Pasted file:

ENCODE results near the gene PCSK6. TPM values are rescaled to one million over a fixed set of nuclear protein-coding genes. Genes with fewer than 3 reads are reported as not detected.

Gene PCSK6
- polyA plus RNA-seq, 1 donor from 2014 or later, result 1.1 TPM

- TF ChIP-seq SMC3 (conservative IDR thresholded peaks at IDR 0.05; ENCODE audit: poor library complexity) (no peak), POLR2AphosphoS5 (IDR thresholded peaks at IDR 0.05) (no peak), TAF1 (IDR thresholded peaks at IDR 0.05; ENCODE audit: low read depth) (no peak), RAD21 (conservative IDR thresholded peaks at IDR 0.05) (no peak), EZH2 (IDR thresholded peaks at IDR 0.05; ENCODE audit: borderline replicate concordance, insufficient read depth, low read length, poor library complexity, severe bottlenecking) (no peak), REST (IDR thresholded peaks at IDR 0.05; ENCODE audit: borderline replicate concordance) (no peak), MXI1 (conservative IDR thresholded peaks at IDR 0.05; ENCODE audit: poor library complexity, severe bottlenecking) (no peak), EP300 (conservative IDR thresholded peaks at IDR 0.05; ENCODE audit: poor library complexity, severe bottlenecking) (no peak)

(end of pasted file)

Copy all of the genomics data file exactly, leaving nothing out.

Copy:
ENCODE results near the gene PCSK6. TPM values are rescaled to one million over a fixed set of nuclear protein-coding genes. Genes with fewer than 3 reads are reported as not detected.

Gene PCSK6
- polyA plus RNA-seq, 1 donor from 2014 or later, result 1.1 TPM

- TF ChIP-seq SMC3 (conservative IDR thresholded peaks at IDR 0.05; ENCODE audit: poor library complexity) (no peak), POLR2AphosphoS5 (IDR thresholded peaks at IDR 0.05) (no peak), TAF1 (IDR thresholded peaks at IDR 0.05; ENCODE audit: low read depth) (no peak), RAD21 (conservative IDR thresholded peaks at IDR 0.05) (no peak), EZH2 (IDR thresholded peaks at IDR 0.05; ENCODE audit: borderline replicate concordance, insufficient read depth, low read length, poor library complexity, severe bottlenecking) (no peak), REST (IDR thresholded peaks at IDR 0.05; ENCODE audit: borderline replicate concordance) (no peak), MXI1 (conservative IDR thresholded peaks at IDR 0.05; ENCODE audit: poor library complexity, severe bottlenecking) (no peak), EP300 (conservative IDR thresholded peaks at IDR 0.05; ENCODE audit: poor library complexity, severe bottlenecking) (no peak)